There is now a requirement for “appropriate cooperation agreements” where a non-EU AIF is marketed into the EU. The most recent draft of the Spanish Compromise clarifies that these agreements are to be focussed on ensuring “efficient exchange of information” to enable competent authorities to carry out their duties under the Directive. However, as the Commission has the power to adopt implementing measures setting out specific requirements in relation to these cooperation agreements, there is still a risk that such requirements, if broadly drafted, could substantially limit the number of non-EU jurisdictions able to achieve such agreements.
For AIF already being marketed into the EU prior to the transposition date (the date on which the Directive is to be implemented into national law by Member states), the latest Spanish Compromise includes a three year transitional period during which Member States may relax the requirement for cooperation agreements in allowing private placements. In tandem with this, the Commission is required to issue the associated implementing measures within two years following the transposition date, leaving just one year for the agreements to be put in place.
While this helps to preserve the status quo for existing AIFM and AIF during the three year period, it does not address the position for non-EU AIF established after the transposition date. This also creates prolonged uncertainty as to whether an operable network of EU private placement regimes will be permitted.
There is reference in the Recitals to the Spanish Compromise to an intention that “cooperation agreements should not be used as a barrier to impede third country funds from being marketed in a Member State”. The Spanish Compromise also states the intention that the “rules should not limit the choice of the European investors nor should they be used as a barrier to impede the marketing of those funds in a Member State or prevent the European Union to comply with WTO rules”.
These statements of intention are welcomed. However, it is far from clear how the Directive will safeguard against its implementing measures being used to achieve precisely the opposite result. In addition, as the FSA itself has pointed out, by seeking to impose such requirements on matters of purely national regulation, the Spanish Compromise offends against the principle of subsidiarity which is supposed to be at the heart of European lawmaking.
The Spanish Compromise now requires that where an EU AIFM markets a non-EU AIF in the EU, the AIFM must comply with all of the requirements of the Directive with the exception that the requirement to have an EU depositary is relaxed provided that one or more entities are appointed to fulfil the substantive depositary functions.
Similarly, non-EU AIFM marketing AIF in the EU are required to comply with Articles 19 (Annual Reports), 20 (Disclosure to Investors), 21 (Reporting Obligations to Competent Authorities) and also the disclosure obligations arising on acquisition of a controlling interest in a non-listed company. As the drafting simply states the requirement for “compliance with” the relevant provisions of the Directive, there is considerable legal uncertainty as to how these would apply to a non-EU AIFM. On the basis of the current drafting, it is conceivable that a non-EU AIFM would need to make detailed disclosures to the authorities in each Member State in which it proposes to market. In addition, the drafting would seem to suggest that a non-EU AIF marketed into the EU by a non-EU AIFM would be required to have its accounts audited by an EU qualified or recognised auditor.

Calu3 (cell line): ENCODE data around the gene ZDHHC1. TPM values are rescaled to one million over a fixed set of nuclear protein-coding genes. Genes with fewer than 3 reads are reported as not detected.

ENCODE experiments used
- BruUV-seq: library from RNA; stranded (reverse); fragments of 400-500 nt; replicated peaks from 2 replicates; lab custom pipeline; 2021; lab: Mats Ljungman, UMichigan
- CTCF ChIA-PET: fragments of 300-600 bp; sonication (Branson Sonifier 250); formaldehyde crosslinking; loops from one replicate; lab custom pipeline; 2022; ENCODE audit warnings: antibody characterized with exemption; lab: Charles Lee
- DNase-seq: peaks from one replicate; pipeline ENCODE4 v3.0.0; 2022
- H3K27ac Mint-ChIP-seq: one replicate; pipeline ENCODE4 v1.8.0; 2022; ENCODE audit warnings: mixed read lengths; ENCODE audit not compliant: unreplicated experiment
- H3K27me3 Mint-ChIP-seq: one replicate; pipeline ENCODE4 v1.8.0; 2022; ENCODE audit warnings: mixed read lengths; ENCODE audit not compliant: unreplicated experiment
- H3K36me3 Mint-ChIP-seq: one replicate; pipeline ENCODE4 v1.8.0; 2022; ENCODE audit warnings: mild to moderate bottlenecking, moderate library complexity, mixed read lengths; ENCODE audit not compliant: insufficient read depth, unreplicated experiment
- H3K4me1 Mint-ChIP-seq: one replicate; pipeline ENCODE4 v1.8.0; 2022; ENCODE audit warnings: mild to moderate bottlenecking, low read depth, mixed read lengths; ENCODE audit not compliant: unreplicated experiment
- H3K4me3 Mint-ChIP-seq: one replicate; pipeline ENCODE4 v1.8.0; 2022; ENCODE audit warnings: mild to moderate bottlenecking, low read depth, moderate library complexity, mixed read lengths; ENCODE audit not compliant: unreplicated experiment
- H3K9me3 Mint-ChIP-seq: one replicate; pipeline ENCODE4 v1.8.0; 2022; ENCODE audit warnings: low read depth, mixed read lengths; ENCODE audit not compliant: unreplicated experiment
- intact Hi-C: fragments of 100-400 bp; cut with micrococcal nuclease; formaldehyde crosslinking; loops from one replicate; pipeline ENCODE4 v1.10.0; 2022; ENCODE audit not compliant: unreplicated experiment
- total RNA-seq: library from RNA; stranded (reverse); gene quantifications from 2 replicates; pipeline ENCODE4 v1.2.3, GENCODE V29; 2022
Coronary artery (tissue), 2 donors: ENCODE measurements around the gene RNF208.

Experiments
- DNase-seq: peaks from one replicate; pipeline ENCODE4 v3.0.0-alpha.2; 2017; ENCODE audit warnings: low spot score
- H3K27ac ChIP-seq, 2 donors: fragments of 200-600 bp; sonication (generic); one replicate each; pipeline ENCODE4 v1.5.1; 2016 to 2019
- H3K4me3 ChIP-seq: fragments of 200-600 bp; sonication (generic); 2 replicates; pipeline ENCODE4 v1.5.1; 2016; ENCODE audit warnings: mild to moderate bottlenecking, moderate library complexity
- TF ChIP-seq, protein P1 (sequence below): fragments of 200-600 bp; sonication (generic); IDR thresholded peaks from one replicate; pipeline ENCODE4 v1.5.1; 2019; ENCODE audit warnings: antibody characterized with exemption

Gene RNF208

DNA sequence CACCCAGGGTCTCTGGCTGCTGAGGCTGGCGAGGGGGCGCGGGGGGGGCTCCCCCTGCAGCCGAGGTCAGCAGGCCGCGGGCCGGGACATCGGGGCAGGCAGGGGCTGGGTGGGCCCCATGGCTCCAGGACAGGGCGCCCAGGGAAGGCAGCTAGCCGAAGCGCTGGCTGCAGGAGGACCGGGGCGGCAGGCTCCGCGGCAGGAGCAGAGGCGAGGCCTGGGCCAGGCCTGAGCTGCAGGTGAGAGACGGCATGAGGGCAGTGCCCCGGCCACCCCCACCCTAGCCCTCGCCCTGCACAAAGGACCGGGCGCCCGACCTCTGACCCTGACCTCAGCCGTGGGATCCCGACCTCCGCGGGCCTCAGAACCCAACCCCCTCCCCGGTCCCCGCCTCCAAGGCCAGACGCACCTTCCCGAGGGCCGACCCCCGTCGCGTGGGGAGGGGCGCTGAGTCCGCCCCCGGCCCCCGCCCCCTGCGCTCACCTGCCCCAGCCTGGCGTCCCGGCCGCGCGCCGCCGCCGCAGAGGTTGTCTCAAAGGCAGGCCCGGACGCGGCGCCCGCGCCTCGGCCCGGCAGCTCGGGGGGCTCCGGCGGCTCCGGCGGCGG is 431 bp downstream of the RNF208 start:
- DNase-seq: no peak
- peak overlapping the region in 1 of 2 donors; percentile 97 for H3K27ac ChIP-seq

These requirements merely set out the minimum conditions for private placements to be permitted by Member States which may, of course, impose more extensive requirements or not permit private placements at all.
A separate area of uncertainty is the reference in Recital 19(a) to the proposed review of relevant legislation in relation to “institutional” investors to assess the need for “tighter requirements and more transparency” where institutional investors invest in AIF managed by non-EU AIFM. This potentially refers to a European Parliament Resolution of 23 September 2008 on Transparency of Institutional Investors (2007/2239(INI)) although it is unclear what impact such review may have on the scope of, or conditions for, private placement exemptions for non-EU AIF and non-EU AIFM.
The Spanish Compromise is a firm step backwards for the industry in relation to marketing, with the door ajar for protectionism to return. In addition, the Spanish Compromise would lead to a lengthy period of uncertainty, potentially for several years, which in many ways would be just as damaging as the imagined worse case scenario.
The Swedish Draft set out conditions for an EU AIFM to be permitted to manage a non-EU AIF. These conditions were: (i) that the legislation in the domicile of the AIF was to be in line with standards set by international organisations (such as IOSCO); and (ii) that an appropriate cooperation agreement be in place with the third country authorities.